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Tanenbaum v. Loveless

ILLINOIS APPELLATE COURT — FIRST DISTRICT (3RD DIVISION)


NOVEMBER 29, 1973.

BENE A. TANENBAUM, PLAINTIFF-APPELLANT,

v.

C.B. LOVELESS ET AL., DEFENDANTS-APPELLEES.

APPEAL from the Circuit Court of Cook County; the Hon. WILBERT F. CROWLEY, Judge, presiding.

MR. JUSTICE MCNAMARA DELIVERED THE OPINION OF THE COURT:

This action was brought in the circuit court of Cook County to recover damages for personal injuries sustained by the plaintiff, Bene A. Tanenbaum, when a vehicle operated by her was struck by a vehicle owned by defendant, The Hertz Corporation, and operated by its agent, C.B. Loveless. The complaint was brought in two counts: one alleged negligence, and the other charged wilful and wanton misconduct. At the close of all the evidence, the trial court struck the wilful and wanton count. A jury then returned a verdict for plaintiff against defendants for $14,000, and the trial court entered judgment on the verdict. Subsequently, the trial court, finding that plaintiff was guilty of contributory negligence as a matter of law, granted defendants' motion for judgment notwithstanding the verdict. That order provided in the alternative that, should the judgment n.o.v. be reversed on review, defendants should be granted a new trial. Plaintiff appeals from the refusal of the trial court to vacate its entry of judgment notwithstanding the verdict. Plaintiff also contends that the trial court erred in striking her wilful and wanton misconduct count.

Certain facts are uncontroverted. On October 17, 1965, at approximately 9:00 P.M., three vehicles were involved in an accident at the intersection of State Street and Walton Place in the City of Chicago. At this intersection State is a preferential throughway permitting two-way, north-south traffic, while Walton, a one-way street permitting westerly traffic only, is marked by a stop sign. The posted speed limit on State at this point is 30 miles per hour.

A Hertz owned station wagon operated by defendant Loveless was proceeding south on State after having stopped at a traffic signal at Oak Street. Oak is a short block north of Walton. Plaintiff's vehicle, a convertible with its top down, and a Checker Cab were proceeding west on Walton.

Plaintiff's vehicle and the cab proceeded along side each other, entering the intersection about simultaneously. Plaintiff's vehicle was directly north of the cab. When both vehicles had crossed the center line of the intersection, defendants' vehicle struck plaintiff's vehicle, which in turn was driven against the cab. The three vehicles came to rest in the intersection with the front of defendants' vehicle imbedded in the right side of plaintiff's vehicle. A tow truck was used to separate the vehicles. Plaintiff had two passengers in her vehicle, and one of them was killed. Plaintiff's vehicle was damaged beyond repair.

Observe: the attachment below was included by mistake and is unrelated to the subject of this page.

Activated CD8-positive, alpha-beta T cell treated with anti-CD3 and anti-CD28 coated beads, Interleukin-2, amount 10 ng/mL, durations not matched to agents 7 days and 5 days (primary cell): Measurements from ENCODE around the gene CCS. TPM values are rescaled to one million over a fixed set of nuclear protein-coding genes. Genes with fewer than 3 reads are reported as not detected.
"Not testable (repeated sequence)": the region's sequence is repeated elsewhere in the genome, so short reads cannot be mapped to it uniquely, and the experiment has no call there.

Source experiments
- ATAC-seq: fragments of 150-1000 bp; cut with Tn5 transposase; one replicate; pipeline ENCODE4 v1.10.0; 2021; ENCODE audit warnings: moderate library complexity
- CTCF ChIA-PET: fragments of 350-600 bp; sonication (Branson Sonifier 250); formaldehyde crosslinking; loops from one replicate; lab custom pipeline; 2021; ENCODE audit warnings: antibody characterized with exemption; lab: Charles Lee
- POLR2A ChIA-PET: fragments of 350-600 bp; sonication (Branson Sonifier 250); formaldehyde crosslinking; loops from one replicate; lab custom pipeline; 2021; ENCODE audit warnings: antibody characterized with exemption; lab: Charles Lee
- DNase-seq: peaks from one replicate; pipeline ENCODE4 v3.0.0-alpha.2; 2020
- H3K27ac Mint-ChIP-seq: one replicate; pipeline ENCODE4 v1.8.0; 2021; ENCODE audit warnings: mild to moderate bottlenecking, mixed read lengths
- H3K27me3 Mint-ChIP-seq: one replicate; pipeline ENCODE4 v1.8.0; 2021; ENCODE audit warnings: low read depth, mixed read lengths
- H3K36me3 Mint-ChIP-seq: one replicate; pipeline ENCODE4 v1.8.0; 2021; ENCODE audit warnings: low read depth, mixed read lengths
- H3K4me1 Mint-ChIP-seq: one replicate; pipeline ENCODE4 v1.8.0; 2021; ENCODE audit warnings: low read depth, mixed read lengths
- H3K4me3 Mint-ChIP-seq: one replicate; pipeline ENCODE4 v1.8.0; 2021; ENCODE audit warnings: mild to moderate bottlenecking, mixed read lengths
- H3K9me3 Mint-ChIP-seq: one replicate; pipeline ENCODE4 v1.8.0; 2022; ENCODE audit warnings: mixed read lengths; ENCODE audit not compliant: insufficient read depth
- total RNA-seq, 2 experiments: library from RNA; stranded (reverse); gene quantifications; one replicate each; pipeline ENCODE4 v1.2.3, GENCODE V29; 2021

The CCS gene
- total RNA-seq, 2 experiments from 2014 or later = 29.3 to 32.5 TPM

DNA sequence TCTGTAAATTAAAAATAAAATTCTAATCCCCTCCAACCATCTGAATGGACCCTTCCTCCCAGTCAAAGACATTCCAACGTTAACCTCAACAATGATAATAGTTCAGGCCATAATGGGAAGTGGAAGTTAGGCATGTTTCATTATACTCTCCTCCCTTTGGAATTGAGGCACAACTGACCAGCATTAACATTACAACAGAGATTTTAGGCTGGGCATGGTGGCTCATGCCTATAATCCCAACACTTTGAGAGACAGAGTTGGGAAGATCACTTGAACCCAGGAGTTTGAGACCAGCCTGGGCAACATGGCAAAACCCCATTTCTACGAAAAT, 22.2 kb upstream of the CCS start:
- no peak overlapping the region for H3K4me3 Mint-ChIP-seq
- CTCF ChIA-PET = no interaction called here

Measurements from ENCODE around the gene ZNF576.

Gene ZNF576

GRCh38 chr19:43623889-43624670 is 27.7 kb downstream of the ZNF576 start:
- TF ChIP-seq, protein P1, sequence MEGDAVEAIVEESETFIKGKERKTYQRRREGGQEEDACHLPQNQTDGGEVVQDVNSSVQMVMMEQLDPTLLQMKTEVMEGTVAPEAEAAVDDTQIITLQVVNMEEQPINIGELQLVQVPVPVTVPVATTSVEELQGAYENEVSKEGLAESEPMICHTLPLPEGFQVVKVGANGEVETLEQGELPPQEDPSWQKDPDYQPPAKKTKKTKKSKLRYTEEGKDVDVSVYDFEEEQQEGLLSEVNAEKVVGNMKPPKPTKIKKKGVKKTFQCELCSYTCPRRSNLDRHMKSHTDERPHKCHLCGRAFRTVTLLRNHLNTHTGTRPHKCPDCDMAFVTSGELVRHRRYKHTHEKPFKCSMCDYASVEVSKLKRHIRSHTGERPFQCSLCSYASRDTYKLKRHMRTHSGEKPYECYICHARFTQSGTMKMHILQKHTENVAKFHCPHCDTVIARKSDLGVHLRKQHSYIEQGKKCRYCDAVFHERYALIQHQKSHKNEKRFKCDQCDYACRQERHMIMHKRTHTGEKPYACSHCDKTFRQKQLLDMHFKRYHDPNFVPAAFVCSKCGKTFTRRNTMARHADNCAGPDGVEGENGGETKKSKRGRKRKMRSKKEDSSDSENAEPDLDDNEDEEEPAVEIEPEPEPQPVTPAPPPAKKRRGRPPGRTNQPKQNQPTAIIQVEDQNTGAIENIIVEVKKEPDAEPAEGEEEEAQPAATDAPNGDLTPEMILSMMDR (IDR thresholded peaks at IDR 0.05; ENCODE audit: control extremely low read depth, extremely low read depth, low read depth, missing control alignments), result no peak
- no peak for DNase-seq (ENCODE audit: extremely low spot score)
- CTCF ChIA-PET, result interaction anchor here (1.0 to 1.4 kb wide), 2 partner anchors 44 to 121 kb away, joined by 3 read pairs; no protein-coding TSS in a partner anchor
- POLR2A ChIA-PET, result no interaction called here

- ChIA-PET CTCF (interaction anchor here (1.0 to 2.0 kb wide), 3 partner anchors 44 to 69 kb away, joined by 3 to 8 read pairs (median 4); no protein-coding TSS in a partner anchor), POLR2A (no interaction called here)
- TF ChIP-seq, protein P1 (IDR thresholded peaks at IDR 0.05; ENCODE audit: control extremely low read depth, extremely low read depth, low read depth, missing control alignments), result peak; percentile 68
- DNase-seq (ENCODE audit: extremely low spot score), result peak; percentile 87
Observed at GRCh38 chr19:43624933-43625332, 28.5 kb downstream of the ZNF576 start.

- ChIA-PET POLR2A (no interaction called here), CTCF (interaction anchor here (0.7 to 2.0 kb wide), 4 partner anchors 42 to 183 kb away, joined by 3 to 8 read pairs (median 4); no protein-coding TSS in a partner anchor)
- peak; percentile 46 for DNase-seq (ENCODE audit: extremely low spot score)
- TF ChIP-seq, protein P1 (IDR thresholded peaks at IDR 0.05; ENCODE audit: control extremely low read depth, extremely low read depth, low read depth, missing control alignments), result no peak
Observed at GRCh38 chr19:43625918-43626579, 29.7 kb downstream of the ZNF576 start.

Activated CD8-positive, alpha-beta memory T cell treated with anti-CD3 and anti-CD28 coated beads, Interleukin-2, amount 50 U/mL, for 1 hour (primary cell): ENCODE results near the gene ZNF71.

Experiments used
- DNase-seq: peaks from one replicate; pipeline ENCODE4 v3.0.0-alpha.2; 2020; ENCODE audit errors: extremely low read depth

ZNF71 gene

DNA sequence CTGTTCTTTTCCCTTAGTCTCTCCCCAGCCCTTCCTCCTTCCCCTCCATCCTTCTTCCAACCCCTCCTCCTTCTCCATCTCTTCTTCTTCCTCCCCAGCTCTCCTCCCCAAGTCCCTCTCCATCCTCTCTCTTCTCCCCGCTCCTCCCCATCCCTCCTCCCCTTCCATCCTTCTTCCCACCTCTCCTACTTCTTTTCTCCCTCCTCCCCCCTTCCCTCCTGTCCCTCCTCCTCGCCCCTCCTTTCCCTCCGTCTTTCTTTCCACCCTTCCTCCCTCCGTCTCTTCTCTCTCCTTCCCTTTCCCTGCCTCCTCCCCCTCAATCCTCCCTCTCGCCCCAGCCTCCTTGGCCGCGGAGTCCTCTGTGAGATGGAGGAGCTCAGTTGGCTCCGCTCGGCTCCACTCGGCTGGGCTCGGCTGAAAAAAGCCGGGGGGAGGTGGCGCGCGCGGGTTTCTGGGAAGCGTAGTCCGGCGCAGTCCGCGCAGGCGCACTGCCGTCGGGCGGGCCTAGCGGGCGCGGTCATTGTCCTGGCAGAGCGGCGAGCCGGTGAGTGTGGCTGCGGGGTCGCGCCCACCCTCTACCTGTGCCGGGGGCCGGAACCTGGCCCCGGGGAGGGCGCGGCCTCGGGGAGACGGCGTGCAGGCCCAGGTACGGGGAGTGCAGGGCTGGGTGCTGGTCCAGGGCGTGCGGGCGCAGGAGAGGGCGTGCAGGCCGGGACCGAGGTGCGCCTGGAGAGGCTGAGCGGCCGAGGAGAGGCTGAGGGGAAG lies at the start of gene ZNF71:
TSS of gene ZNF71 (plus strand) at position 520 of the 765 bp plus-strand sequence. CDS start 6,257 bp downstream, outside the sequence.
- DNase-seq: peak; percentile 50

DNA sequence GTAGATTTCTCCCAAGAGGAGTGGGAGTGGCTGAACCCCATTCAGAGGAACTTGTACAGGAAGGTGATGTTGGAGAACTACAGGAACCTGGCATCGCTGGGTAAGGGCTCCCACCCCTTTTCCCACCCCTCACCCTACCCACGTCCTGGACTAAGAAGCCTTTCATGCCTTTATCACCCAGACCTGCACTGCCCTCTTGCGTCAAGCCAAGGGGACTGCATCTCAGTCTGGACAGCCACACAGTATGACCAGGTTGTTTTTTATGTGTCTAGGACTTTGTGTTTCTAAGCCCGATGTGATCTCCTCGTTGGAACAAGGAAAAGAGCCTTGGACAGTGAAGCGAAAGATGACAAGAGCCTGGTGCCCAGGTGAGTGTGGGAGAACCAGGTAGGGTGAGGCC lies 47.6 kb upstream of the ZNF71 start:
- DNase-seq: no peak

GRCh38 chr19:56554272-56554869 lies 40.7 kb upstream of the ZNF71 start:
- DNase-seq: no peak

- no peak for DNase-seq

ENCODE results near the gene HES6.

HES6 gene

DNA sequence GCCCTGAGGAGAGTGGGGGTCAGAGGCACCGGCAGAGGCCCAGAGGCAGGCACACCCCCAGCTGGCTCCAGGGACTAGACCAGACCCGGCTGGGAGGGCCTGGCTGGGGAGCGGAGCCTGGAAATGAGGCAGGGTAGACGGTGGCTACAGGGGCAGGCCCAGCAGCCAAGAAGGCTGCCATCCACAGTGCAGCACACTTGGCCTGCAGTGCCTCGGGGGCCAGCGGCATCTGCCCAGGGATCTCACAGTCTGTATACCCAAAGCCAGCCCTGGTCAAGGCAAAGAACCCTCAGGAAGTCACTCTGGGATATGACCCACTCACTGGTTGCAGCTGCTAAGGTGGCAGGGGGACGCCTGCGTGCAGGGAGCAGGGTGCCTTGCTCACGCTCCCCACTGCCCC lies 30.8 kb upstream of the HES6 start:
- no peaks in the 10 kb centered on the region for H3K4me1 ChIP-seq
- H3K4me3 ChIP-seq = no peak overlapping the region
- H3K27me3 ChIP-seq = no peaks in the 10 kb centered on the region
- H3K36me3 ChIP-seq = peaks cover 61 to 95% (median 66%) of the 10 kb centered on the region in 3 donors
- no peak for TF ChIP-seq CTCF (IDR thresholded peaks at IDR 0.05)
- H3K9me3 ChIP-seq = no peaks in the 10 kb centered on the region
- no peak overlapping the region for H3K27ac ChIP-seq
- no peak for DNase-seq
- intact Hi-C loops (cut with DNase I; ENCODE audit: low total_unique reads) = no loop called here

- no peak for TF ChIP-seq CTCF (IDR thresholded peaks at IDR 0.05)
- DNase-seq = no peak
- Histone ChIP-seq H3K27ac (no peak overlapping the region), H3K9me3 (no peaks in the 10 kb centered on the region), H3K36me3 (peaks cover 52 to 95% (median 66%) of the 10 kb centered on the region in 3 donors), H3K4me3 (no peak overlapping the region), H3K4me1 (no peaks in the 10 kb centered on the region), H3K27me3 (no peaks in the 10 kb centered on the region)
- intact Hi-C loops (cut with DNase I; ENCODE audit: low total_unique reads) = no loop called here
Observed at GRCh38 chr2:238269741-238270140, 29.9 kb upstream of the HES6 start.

The following additional evidence relevant to this appeal was adduced. Plaintiff testified that she stopped in the north lane on Walton at the State Street stop sign. The cab, also stopped, was directly south of her. Looking to the left and right, plaintiff did not observe any approaching traffic. She pulled ahead slightly in order to obtain a better view and stopped again. She observed no traffic to the left. To the right she observed that the traffic light at Oak was red to north-south traffic and that traffic coming south on State was stopped at this light. At this point both the cab and plaintiff's vehicle started to cross the intersection, with the cab slightly ahead. Plaintiff further testified that upon proceeding slightly more than halfway through the intersection she saw defendants' vehicle coming toward her. She was unable to judge the speed of defendants' vehicle, but it was going "very fast." Plaintiff testified that she did not have time to sound her horn or apply her brakes, and she did not hear Loveless sound his horn or apply his brakes. She was not aware of defendants' vehicle until she was into the intersection. She did not remember telling a police officer that she did not see defendants' vehicle at all.

Bette Herbert, an area resident, testified for plaintiff that at the time of the accident she was standing on the sidewalk on Walton. She was halfway between State and Rush Street, the block to the east of State. Looking toward the State and Walton intersection, Mrs. Herbert observed plaintiff's vehicle and a cab proceed west on Walton and come to a stop at the intersection. As the cab and plaintiff's vehicle crossed the intersection, she observed defendants' vehicle strike plaintiff's vehicle "with great force." As a result of the impact plaintiff's vehicle was thrown against the cab, which in turn was thrown against a parked automobile. The witness estimated the speed of defendants' vehicle as "excessive." She also testified that the sound of the crash was terrific.

David Fishman, a court reporter, testified for plaintiff as to statements made by defendant Loveless at a deposition. Loveless there stated that he first saw plaintiff's vehicle at the time of impact. He also stated that he did not sound his horn or apply his brakes before the impact.